Jun 20, 2012, 07:03AM

Is It Big Papi's Time To Go?

David Ortiz would be worth a lot at the trade deadline.

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David Ortiz means a lot to the Red Sox: he’s active in charity events, loves the city of Boston, acts as a clubhouse leader, and most importantly, he can hit. That said, if GM Ben Cherington decides to sell off the team’s valuable assets before the trade deadline (they only have so many), Big Papi should be the first to go.

That sounds ridiculous, right? How could the Sox trade away their franchise player? So many ad campaigns and foundations function around the slugger. Well, tough luck. First and foremost, he is a baseball player and effectively a commodity of the Red Sox. They can do what they want with him. It would be a shame to see the power hitter leave, but the dire situation that the Boston front office has found themselves in calls for drastic change. Franchise players have left before. Nomar Garciaparra was traded to the Cubs in 2004 (although he was pretty unpopular at the time), and Pedro Martinez signed with the Mets after that same season. The fans and media got over it.

Here’s why the Sox should ship away the best designated hitter in baseball: age, farm system, and money. Let’s start with age. Big Papi has shown almost no signs of growing older. Now 36, he’s in the middle of another terrific season, leading the team with 17 home runs and a .314 batting average, while also sporting a robust .397 OBP. Aside from a shaky 2009, Ortiz has been incredibly consistent in All-Star level output. Still, no one is entirely impervious to effects of age. Do the Sox really want to eventually be stuck in a Jorge Posada situation of “How long do we have to play him before he retires?” Be smart, and sell high. It’s always a good idea to swap a 36-year-old for promising youngsters. The market for hitting before this year’s deadline is thin, and many American League teams will be willing to unload a top prospect for one of the most consistent hitters in baseball.

Boston’s farm system, while vastly better in comparison to its minor league clubs of 2009-2011, is lacking in pitching depth and high ceiling, close-to-the-majors players. The recent promotion of Will Middlebrooks has Sox fans understandably excited about the future, and he’s just the start. The front office wants to veer away from the exorbitant spending that characterized the club for the latter half of the decade, and in effect make the team younger. Shortstop Xander Bogaerts, center fielder Jackie Bradley Jr., and right-handed starter Matt Barnes will lead the way, along with third-baseman Middlebrooks. Once a spot for catcher Ryan Lavarnway opens up, he too will get fans thinking about 2013. But even though this group is so exciting as is, it could always be deeper, more guaranteed, and more top heavy.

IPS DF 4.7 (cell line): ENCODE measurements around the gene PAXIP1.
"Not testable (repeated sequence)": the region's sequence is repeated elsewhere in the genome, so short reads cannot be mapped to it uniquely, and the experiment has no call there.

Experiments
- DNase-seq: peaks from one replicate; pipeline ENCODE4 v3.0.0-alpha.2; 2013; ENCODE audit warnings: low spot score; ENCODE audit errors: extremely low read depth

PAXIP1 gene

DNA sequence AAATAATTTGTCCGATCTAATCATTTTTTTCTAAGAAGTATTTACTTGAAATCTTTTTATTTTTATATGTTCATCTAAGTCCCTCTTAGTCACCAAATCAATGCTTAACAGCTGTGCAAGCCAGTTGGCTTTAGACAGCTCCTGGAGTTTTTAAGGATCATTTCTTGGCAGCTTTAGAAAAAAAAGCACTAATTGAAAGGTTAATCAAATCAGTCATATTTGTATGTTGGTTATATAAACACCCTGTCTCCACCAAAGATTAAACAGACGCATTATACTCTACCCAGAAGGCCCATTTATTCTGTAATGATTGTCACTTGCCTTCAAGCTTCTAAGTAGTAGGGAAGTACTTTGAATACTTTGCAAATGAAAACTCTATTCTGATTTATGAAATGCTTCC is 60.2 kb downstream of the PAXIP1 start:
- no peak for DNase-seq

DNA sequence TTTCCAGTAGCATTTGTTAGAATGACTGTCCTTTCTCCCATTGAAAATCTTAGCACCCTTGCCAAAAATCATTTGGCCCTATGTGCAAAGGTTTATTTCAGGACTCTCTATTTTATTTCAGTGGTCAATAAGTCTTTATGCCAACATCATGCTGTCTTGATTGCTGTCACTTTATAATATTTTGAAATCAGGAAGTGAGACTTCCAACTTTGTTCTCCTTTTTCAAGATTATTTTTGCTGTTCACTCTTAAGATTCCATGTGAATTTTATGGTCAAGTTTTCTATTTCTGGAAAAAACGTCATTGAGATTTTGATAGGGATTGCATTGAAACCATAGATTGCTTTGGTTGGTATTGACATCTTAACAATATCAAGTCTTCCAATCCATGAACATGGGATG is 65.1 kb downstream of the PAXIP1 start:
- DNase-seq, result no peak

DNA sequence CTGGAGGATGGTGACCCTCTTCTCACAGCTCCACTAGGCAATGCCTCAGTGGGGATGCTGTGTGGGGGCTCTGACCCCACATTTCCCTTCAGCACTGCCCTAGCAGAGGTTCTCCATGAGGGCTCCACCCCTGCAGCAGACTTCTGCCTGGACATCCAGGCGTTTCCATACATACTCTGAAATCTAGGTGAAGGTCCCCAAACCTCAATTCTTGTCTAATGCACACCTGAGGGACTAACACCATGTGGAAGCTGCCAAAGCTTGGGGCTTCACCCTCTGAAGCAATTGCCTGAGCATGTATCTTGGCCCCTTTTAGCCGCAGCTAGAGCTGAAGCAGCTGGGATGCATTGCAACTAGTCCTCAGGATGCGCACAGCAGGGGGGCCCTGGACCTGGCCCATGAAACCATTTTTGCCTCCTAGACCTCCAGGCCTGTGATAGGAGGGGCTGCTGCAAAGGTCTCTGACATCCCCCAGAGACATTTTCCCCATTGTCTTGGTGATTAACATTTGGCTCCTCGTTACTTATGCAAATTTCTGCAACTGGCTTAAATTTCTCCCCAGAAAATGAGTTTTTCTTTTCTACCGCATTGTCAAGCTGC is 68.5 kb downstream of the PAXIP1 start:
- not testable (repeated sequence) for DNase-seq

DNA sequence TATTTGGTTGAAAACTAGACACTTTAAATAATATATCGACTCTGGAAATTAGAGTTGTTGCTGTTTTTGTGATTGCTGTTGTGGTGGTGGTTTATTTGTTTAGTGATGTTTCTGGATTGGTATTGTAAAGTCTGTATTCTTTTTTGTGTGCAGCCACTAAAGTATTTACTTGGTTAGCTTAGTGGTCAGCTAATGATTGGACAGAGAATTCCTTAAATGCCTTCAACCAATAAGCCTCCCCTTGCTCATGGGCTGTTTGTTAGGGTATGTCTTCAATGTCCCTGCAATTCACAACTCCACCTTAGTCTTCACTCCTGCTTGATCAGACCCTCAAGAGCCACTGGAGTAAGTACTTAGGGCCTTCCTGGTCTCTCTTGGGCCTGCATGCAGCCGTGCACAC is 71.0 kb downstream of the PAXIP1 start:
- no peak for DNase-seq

Big Papi is a superstar, that’s been established. But $14.575 million is a large chunk of change for the now frugal Boston ownership. If the team is serious about staying under the luxury tax and building a more efficient ball club, then cutting salary is a necessity. Keeping Ortiz next year, through an extension or going through arbitration, will lead to a higher salary for 2013 or more contract years than the club likely feels comfortable with. They can completely avoid this whole ordeal by trading the slugger.

David Ortiz means a lot to the Red Sox; it would be hard to let him go. But the circumstances that the club has found itself in is not ideal, and if they don’t intend to make a full effort at contention, keeping their DH simply for the sake of posterity is silly. If the right deal presents itself, take the prospects and build for the future.

  • Wow, you're going nuclear! Trading Big Papi would be a shock move, which would be typical of the Red Sox's constant need for attention. Not saying it's a bad move, but I doubt the owners would risk the fan fallout mid-season, when they can simply let him go as a free agent in the fall.

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  • Yeah, he'd be worth a lot to another team, but he's worth twice as much to the Sox. They can't let Papi go. He's the franchise. Him and Pedroia. The recent tirade aside, Papi has been a great teammate and excellent with the media, not to mention how good of a hitter the guy is. No, they can't trade him. The Nation won't allow it.

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